LATAM | Jan 20, 2022

BIG BUCKS: Expert says 5G could bring huge socio-economic benefits for Latin America and the Caribbean

Gavin Riley

Gavin Riley / Our Today

Principal economist Kalvin Bahia presents findings of the new GSMA report at #ITUinSA18, linking high spectrum prices to more expensive services, lower 4G coverage and lower network quality in September 2018. (Photo: Twitter @GSMAPolicy)

Under the considerations for 5th-generation (5G) technology, Latin America and the Caribbean stand to make quantum leaps in socio-economic development if countries across the region can get integrated in time, says principal economist at the London-based GSMA Intelligence, Kalvin Bahia. 

As regulators around the world are deciding how best to manage the radio frequency spectrum for decades to come, reviews for an optimal approach to spectrum management have become increasingly relevant, and are at the heart of the debate surrounding the six gigahertz (6 GHz) frequency.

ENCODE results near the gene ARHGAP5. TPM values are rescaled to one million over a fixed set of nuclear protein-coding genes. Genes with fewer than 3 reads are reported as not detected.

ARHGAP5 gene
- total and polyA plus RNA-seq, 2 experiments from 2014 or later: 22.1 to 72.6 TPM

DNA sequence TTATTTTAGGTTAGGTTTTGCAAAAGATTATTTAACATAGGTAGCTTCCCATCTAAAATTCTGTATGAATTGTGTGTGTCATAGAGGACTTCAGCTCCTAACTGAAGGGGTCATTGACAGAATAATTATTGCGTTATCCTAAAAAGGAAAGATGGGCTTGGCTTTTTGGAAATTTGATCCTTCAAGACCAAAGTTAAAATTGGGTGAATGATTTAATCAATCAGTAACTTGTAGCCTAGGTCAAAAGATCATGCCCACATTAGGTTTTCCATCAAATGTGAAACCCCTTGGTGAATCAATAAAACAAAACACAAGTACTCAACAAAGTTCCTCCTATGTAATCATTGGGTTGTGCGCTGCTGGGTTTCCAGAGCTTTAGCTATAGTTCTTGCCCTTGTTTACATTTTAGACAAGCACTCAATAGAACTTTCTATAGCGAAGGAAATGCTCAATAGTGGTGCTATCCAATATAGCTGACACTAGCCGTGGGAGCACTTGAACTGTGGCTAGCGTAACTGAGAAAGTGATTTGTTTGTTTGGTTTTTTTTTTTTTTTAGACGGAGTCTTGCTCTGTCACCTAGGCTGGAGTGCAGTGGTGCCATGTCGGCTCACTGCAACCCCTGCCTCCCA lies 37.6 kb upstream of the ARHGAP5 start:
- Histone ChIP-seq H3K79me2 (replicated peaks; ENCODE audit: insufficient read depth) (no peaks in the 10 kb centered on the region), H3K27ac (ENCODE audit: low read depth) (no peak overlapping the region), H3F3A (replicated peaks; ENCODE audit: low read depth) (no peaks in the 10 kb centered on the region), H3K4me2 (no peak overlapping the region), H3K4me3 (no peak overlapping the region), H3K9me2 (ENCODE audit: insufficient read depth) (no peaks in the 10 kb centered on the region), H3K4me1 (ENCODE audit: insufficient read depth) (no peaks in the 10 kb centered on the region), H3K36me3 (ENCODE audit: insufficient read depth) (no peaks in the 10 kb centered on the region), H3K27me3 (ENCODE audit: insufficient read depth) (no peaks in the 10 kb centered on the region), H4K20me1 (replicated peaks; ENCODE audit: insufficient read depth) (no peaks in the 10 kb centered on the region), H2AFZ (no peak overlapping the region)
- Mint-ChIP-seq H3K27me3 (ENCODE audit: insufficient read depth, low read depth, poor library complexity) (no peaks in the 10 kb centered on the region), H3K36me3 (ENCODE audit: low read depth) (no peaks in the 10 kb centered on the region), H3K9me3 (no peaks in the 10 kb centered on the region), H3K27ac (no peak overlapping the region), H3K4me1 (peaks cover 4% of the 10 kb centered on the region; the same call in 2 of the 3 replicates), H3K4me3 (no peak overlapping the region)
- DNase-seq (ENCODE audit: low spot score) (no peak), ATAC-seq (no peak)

The 6GHz spectrum band represents the largest remaining block of mid-ban spectrum that can be allocated to licensed mobile or unlicensed service—leading to Governments having to weigh on what the most efficient use of the band is to optimise the socio-economic benefits.

“Now this is a subject that often seems very technical and for many people quite boring but it’s very important. The majority of the world’s population is now online and uses the Internet on their mobile phones and a large number of people also use the Internet at home, at work, or on a fixed-line connection,” Bahia remarked.